Conceptually how does one hide transaction values using pederson commitments and range proofs in ethereum(accounts model)?

The key issue is how can we make it happen in an accounts model and not in an UTXO model. Monero has an UTXO model.

I have understood the following partially so far- https://cryptoservices.github.io/cryptography/2017/07/21/Sigs.html

The author explains pederson commitments, range proofs, schnorr signatures, ring signatures, Borromean signatures.

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  • Can you clarify the question as it looks like it's already answered in the section "Hiding Transaction Amounts" of the article you linked. – jtgrassie Sep 14 at 11:21
  • The key issue is how can we make it happening in an accounts model and not in an UTXO model. Monero has an UTXO model – user136368 Sep 14 at 16:15

I'll describe conceptually how they work in Monero, since this is the Monero stackexchange. I'd assume they would work similarly when implemented elsewhere.

Output amounts are encrypted by the sender using the transaction shared secret, and bundled with the transaction. The transaction shared secret is the result of a Diffie Hellman exchange between the sender and the recipient. The recipient decrypts the amount in order to figure out the value of the funds that have been sent.

It is also necessary to provide a Pedersen commitment for each output amount, so that the network can verify that no funds have been created out of thin air. The Pedersen commitment does not reveal the amount of the output and does not allow for values to be compared to one another, but does provide a mathematical mechanism to allow it to be proven that a set of Pedersen commitments sum to zero. This allows the network to verify that no Monero is being created out of thin air. The same mechanism described in the paragraph above for encrypting and sending the output amounts is used to additionally encrypt and bundle the Pederson commitment blinding factors to the recipient. Knowledge of these blinding factors is necessary for the recipient to construct a transaction in the future that can spend the outputs that are received in a past transaction.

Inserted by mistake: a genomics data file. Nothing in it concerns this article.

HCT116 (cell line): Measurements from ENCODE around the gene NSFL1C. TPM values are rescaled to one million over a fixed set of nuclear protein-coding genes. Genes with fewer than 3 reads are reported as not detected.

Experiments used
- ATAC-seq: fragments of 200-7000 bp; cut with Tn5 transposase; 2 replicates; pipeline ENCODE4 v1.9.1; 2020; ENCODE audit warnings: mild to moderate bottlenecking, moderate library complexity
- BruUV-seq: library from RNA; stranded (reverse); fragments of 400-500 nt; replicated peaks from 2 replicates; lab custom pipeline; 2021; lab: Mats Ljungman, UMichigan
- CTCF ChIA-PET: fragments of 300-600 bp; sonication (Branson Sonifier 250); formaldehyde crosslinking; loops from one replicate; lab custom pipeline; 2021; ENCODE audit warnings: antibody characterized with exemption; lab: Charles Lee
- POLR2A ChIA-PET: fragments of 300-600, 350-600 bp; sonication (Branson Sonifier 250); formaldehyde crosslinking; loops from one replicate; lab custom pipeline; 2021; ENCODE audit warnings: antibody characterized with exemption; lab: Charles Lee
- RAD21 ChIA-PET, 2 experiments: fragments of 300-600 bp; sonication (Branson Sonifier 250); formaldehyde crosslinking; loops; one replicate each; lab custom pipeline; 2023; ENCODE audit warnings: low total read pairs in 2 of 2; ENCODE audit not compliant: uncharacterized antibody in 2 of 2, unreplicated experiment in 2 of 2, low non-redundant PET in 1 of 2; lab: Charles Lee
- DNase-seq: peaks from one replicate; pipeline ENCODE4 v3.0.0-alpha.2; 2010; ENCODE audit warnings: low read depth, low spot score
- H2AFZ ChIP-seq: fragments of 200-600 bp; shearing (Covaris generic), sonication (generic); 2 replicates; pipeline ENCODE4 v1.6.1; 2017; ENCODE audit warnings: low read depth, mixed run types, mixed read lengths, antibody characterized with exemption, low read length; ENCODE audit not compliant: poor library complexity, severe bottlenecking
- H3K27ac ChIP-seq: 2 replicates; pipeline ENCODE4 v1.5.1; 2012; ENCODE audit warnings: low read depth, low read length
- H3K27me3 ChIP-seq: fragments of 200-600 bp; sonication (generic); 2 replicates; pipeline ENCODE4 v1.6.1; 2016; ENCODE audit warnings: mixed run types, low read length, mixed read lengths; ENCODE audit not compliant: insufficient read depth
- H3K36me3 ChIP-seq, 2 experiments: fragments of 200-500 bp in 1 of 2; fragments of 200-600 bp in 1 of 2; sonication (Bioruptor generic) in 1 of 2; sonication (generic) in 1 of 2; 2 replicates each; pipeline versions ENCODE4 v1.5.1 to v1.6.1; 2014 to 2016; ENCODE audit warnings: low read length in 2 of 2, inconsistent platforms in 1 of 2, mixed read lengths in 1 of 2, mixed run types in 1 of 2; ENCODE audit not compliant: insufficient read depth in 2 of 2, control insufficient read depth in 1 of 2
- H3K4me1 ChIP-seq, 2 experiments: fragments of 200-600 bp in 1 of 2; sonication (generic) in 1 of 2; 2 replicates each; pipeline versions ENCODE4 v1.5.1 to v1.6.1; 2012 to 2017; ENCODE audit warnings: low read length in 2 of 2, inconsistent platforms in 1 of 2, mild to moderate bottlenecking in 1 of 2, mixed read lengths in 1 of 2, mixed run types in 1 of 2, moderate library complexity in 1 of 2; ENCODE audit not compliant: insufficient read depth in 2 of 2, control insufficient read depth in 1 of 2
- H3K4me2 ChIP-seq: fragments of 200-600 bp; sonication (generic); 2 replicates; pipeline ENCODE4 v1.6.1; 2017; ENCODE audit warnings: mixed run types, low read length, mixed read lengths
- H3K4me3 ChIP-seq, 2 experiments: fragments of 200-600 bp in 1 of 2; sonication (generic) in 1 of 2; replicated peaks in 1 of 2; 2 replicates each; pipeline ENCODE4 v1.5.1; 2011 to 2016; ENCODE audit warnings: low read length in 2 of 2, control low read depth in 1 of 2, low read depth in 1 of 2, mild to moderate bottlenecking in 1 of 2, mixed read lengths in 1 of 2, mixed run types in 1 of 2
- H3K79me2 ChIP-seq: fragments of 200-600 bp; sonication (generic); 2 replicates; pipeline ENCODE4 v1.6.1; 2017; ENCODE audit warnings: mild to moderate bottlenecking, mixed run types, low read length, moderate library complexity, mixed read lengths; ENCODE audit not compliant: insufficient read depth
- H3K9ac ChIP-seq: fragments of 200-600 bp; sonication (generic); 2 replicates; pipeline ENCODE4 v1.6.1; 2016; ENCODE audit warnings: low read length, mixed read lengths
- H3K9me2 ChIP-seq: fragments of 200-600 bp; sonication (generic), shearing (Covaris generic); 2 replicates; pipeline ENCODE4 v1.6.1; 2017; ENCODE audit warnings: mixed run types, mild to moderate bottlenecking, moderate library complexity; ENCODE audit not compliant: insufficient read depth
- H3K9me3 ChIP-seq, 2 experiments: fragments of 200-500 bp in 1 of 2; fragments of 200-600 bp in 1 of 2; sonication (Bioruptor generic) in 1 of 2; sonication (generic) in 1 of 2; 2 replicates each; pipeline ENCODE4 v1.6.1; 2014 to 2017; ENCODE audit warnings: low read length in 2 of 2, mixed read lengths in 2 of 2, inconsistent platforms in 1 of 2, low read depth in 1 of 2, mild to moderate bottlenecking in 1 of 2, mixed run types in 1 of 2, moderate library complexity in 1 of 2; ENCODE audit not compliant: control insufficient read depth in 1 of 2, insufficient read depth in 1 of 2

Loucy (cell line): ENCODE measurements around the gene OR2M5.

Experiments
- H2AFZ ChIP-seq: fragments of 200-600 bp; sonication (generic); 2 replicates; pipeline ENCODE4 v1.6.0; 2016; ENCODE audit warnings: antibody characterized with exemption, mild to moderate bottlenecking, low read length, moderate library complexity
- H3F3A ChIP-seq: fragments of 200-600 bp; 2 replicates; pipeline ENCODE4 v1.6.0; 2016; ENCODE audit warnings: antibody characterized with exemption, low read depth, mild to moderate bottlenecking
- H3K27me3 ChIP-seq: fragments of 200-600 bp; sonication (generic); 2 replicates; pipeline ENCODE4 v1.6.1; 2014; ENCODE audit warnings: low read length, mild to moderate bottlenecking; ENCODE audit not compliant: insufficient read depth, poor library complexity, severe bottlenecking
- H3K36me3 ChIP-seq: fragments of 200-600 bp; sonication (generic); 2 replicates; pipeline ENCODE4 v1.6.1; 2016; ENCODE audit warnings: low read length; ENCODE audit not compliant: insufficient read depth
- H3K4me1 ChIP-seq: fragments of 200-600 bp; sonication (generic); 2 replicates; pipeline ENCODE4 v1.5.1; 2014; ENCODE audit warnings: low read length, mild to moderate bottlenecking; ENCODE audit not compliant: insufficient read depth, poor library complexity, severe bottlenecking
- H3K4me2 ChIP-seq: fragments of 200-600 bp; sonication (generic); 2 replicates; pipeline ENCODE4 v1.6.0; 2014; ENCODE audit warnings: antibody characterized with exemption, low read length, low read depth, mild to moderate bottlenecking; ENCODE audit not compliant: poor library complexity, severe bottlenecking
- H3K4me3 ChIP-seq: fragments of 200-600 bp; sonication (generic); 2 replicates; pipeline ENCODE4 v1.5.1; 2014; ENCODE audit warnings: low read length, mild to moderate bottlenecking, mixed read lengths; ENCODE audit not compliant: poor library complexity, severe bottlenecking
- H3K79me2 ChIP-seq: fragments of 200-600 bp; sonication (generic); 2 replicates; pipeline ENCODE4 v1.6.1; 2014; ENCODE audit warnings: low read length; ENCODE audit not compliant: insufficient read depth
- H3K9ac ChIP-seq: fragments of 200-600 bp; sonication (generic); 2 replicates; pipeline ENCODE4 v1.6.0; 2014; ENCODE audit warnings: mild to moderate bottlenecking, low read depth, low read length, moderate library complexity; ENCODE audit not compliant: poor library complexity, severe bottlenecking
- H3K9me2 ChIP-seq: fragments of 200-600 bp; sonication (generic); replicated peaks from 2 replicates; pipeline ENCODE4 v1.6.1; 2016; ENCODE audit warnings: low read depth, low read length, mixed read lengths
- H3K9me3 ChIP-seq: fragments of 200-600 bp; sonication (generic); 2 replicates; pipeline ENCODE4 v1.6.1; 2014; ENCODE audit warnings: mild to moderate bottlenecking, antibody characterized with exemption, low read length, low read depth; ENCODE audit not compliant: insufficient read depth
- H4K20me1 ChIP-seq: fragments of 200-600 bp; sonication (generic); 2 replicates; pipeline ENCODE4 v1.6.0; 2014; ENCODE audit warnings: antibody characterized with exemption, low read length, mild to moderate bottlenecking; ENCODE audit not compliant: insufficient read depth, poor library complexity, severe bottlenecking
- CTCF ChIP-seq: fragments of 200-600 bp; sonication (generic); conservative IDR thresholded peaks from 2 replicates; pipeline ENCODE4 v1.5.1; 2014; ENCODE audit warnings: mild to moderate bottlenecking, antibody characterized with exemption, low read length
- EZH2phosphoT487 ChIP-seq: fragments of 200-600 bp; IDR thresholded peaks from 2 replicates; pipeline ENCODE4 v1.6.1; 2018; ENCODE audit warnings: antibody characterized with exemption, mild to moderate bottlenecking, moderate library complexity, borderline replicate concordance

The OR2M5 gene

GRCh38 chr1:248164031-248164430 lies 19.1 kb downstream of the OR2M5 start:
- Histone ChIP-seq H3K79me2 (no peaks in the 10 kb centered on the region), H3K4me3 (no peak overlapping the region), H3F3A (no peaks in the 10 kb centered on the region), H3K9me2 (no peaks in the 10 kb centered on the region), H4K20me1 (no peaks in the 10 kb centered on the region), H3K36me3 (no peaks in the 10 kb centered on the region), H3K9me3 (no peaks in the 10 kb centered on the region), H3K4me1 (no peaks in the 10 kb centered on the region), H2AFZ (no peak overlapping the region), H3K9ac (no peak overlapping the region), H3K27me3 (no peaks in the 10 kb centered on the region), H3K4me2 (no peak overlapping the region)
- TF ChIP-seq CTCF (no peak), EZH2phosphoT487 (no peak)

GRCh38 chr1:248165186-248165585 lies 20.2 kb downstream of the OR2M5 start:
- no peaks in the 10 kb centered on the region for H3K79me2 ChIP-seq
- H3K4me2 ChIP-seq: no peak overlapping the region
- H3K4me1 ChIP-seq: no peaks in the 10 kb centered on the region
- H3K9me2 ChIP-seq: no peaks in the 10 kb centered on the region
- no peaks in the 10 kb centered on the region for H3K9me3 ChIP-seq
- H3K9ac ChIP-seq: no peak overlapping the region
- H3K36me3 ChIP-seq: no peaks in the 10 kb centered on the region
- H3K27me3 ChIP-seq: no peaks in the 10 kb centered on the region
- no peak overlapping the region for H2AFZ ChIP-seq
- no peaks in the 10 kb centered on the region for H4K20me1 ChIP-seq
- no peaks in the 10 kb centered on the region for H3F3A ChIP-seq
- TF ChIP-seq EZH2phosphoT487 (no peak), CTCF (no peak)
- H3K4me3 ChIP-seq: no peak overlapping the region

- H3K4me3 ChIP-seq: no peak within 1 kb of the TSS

Ring signatures prove that in at least one combination of the sum of possible inputs and outputs, one of those combinations does sum to zero. Since the sum of Pedersen commitments is a public key, and since the proof of a Pedersen commitment summing to zero is effectively a signature that demonstrates knowledge of the Pedersen commitment's private key, Pedersen commitments are easy to combine with ring signatures (since ring signatures prove knowledge of one private key for a given set of public keys).

  • How can one do it in an acounts model? Just the confidential transactions. – user136368 Sep 14 at 16:15
  • @user136368 I'm not familiar enough with how ethereum works to give you a walk through. If you are familiar with ethereum, then all you need to do is figure out how an account can have a public and private key associated with it, and then that is sufficient to allow the Diffie Hellman exchange to occur. Then you need to figure out where the payload (encrypted output amounts and Pedersen commitments) can be stored alongside the transaction, and need to figure out how to write the code that will verify the Pedersen commitments of any transaction submitted. – knaccc Sep 14 at 17:19

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